Having never heard of the author, Daren Wride, I loaded this book onto my kindle because it was offered for free on Amazon and it had a catchy title. If I’m being honest, I didn’t expect too much. As the title suggests, Wride offers what he feels are the essential traits of a believing Christian, as follows:
Lover of God
Lover of People
Focused on Eternity
Wride admits that this list is not exhaustive, however, he tried to create it in a way that includes all other possibilities. As might be expected, some traits were more challenging than others, however, as a whole this book serves as a great reminder that our faith should change the way we live our lives. I actually used this book as a teaching tool in our church covering a different trait each week. It served well for that purpose.
“… but grow in the grace and knowledge of our Lord and Savior Jesus Christ. To Him be the glory, both now and to the day of eternity. Amen.” (2 Peter 3:18, NASB)
In 2 Peter 3:17, Peter warns believers not to “… lose [their] footing and get swept off [their] feet by these lawless and loose-talking teachers” (2 Peter 3:17, Message). Not only are believers prone to stumble on their journey with Christ, there are those who would intentionally trip us up if given the chance. There are false teachers who would lead us astray in our walk … this is why it’s crucial we stay faithful to the gospel as it has been passed down to us (1 Corinthians 15:1-4). Because of all the pitfalls that confront us in our walk, it is important that we take a proactive stance when it comes to our spiritual growth.
Too often, we treat spiritual growth as something that just “happens” to us. We go to church, hang out with other Christians, and listen to Christian music in the hope that we will grow through some sort of ‘spiritual osmosis’ – and we will, to an extent. However, we will grow the most when we actively contribute to the growth process. When Peter admonishes believers to “grow in the grace and knowledge of our Lord and Savior,” we must understand he is encouraging us to actively participate in the process.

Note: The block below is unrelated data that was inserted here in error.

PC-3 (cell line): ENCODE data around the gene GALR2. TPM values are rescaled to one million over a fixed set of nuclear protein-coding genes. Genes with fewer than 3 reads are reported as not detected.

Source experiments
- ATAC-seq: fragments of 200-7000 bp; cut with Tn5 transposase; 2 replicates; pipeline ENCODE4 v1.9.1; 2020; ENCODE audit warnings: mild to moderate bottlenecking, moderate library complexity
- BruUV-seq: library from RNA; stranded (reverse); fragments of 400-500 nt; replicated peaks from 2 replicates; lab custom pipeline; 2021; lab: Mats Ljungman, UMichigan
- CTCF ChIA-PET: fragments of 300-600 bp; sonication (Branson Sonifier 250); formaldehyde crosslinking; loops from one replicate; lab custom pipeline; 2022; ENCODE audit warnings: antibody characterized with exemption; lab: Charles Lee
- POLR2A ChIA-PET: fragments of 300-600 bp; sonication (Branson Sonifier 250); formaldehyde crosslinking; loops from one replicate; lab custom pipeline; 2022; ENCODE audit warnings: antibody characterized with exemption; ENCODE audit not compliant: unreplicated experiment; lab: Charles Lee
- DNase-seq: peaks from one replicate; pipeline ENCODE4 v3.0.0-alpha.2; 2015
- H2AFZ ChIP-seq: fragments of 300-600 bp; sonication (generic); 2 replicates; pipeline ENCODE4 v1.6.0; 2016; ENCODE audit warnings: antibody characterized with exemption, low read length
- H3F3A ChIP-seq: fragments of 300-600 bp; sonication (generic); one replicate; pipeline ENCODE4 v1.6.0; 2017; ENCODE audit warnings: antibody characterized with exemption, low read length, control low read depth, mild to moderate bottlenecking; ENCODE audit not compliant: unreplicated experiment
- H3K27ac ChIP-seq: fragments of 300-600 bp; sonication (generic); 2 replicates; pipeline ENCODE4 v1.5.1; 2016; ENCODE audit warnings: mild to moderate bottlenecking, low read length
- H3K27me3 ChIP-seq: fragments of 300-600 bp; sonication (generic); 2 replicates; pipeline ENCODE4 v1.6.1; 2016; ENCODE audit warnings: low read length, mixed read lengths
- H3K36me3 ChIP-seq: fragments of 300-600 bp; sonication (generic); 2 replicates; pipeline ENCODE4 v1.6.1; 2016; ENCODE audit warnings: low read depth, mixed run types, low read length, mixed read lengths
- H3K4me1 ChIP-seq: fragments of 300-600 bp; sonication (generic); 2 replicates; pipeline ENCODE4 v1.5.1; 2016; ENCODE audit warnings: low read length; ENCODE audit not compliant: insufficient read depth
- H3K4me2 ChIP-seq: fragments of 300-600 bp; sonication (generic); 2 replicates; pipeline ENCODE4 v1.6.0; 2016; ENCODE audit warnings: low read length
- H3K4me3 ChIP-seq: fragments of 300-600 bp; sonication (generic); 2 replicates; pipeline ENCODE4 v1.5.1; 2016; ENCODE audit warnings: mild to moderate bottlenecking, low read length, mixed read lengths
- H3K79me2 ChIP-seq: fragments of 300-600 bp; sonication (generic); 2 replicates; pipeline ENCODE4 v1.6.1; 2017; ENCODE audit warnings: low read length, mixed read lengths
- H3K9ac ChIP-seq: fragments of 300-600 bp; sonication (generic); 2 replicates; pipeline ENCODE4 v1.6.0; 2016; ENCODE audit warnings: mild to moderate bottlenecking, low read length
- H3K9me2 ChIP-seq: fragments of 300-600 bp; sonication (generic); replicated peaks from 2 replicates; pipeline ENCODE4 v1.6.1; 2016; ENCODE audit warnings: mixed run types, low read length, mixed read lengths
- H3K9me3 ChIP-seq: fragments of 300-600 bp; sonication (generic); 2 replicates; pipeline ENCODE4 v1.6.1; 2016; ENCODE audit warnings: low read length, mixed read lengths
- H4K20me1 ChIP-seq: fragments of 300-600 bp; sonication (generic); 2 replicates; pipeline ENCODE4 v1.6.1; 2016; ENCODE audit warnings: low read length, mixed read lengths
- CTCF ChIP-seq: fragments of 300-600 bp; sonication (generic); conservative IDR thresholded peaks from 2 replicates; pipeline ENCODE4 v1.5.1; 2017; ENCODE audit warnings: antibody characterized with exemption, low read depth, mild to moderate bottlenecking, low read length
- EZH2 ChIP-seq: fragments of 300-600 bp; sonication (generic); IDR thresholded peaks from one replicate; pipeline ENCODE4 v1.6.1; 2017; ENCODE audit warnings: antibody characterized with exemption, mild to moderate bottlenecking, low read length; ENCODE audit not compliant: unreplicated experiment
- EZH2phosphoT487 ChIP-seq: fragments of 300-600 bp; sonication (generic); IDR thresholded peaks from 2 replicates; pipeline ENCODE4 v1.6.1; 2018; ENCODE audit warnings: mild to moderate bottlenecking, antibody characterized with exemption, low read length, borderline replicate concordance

Do you want to know the secret to avoiding pitfalls in your spiritual walk? Take responsibility for your own spiritual growth. In the power of the Holy Spirit, commit yourself to growing in the grace and knowledge of Jesus Christ. When your feet hit the floor in the morning make it your daily goal to study God’s Word and put it into practice in your life. Don’t wait for Sunday morning to soak up some spirituality, rather, make spiritual growth a priority in your life every day of the week! Peter has warned us there are people who will lead us astray … we can avoid their traps if we know what we know what we know! Scripture equates this process with a baby who gets off of milk and begins to eat solid food (Hebrews 5:12, 1 Cor 3:2).
Take command of your spiritual life and take responsibility for it. Never be satisfied with just milk. It is time we all begin eating solid food!
“Then Jesus declared, ‘I am the bread of life. Whoever comes to me will never go hungry, and whoever believes in me will never be thirsty’ (John 6:35, NIV).
Certainly, Jesus is speaking about spiritual matters when He calls Himself “the Bread of Life.” Jesus is declaring that those who believe in Him will never hunger or thirst spiritually. However, I don’t think it’s a coincidence He speaks in terms of food.
Too often, we look at food and drink to find satisfaction. In this way, a glutton is much like a drunkard. We have a deep longing for something, and we are looking for it in the foods we consume and the beverages we drink.